June 6, 2011 - The tropics and much of the Northern Hemisphere are likely to experience an irreversible rise in summer temperatures within the next 20 to 60 years if atmospheric greenhouse gas concentrations continue to increase, according to a new climate study by Stanford University scientists. The results will be published later this month in the journal Climatic Change.
In the study, the Stanford team concluded that many tropical regions in Africa, Asia and South America could see "the permanent emergence of unprecedented summer heat" in the next two decades. Middle latitudes of Europe, China and North America – including the United States – are likely to undergo extreme summer temperature shifts within 60 years, the researchers found.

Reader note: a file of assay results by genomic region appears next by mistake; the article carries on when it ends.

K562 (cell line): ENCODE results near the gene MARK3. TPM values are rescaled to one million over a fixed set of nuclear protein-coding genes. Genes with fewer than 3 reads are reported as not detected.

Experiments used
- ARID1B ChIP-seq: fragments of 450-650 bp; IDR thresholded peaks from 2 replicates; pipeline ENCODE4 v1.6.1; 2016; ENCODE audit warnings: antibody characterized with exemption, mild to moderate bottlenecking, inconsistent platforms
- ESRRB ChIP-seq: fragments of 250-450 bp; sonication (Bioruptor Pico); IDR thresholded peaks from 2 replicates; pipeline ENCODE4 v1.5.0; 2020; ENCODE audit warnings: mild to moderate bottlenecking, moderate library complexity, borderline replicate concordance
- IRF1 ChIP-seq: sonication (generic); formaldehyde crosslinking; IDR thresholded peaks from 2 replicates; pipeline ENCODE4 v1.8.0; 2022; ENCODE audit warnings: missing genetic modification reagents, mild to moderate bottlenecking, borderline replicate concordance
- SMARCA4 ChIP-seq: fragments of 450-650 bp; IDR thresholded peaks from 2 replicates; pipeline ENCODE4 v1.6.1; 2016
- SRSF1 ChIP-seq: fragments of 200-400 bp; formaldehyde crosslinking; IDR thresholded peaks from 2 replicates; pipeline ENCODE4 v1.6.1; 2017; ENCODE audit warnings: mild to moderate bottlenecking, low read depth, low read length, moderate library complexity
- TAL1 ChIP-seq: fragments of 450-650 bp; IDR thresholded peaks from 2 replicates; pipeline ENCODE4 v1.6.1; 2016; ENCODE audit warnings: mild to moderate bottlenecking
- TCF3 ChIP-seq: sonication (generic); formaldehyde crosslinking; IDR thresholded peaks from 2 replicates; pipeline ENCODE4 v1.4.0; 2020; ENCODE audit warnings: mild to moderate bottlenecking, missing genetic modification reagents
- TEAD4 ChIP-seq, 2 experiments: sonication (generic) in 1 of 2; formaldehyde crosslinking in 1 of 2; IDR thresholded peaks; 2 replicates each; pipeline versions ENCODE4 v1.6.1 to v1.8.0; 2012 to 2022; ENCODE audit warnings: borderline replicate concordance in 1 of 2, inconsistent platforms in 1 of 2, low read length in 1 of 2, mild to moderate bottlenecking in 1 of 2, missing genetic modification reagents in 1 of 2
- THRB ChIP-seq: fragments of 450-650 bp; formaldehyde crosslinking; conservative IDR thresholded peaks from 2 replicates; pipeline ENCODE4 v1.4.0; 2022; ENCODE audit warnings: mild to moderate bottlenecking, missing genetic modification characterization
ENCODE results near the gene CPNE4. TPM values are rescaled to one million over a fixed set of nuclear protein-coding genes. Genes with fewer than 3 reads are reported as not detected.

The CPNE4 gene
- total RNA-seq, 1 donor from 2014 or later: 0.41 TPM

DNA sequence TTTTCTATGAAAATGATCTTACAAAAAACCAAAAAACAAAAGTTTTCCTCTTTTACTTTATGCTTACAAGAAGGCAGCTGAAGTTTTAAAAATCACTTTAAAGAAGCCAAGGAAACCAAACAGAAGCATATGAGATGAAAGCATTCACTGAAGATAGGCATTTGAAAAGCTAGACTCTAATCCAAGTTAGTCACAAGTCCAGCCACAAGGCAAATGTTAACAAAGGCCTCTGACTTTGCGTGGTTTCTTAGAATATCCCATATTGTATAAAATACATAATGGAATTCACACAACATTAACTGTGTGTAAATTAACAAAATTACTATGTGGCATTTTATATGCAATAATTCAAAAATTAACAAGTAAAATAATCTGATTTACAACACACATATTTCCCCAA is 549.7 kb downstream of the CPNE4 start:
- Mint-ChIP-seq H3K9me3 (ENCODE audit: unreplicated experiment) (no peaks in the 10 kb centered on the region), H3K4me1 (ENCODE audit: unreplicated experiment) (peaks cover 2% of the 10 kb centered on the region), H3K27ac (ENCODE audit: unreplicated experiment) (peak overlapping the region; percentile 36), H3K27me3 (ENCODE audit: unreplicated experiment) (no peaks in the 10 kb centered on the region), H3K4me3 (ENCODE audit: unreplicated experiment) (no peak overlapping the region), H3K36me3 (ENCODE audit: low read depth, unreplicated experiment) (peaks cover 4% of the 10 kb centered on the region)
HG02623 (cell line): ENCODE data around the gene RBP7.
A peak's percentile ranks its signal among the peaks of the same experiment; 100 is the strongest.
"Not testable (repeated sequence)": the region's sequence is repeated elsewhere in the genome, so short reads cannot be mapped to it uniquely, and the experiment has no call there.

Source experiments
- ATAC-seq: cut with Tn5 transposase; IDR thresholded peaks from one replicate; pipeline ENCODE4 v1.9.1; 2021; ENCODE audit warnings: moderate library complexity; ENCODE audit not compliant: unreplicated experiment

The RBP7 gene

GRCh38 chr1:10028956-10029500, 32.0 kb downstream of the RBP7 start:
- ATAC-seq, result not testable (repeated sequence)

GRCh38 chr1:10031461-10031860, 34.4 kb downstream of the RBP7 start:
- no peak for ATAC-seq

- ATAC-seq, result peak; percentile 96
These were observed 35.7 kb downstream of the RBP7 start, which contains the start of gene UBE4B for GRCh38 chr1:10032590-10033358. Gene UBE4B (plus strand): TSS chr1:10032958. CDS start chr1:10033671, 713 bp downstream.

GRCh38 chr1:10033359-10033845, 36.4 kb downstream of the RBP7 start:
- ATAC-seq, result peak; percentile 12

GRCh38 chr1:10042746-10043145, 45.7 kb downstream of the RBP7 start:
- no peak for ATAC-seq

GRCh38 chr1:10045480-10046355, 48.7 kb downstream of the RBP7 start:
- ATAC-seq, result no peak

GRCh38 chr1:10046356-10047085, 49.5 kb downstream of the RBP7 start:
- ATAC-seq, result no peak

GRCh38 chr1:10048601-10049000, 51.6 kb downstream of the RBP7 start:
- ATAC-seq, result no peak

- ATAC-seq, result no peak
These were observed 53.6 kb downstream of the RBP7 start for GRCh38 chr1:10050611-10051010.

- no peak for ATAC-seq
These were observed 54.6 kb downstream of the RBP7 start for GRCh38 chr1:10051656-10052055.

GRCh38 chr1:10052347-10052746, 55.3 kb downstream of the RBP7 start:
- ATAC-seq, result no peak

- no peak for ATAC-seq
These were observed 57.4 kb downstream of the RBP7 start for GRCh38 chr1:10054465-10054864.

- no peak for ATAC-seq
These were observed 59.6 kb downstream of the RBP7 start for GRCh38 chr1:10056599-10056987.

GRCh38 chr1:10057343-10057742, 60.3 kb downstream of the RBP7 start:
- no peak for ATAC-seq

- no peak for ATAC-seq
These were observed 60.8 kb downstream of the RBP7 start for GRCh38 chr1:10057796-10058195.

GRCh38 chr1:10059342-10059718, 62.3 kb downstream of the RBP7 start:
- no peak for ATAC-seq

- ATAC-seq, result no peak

The year of the long winter is continuing in the Lake Almanor Basin. After April showers there was hope for May flowers, but the spring plant growth was slowed down by more snow in May.
There have now been seven consecutive months with measurable snowfall. And this year’s March through May period was the snowiest spring we experienced for at least the past decade.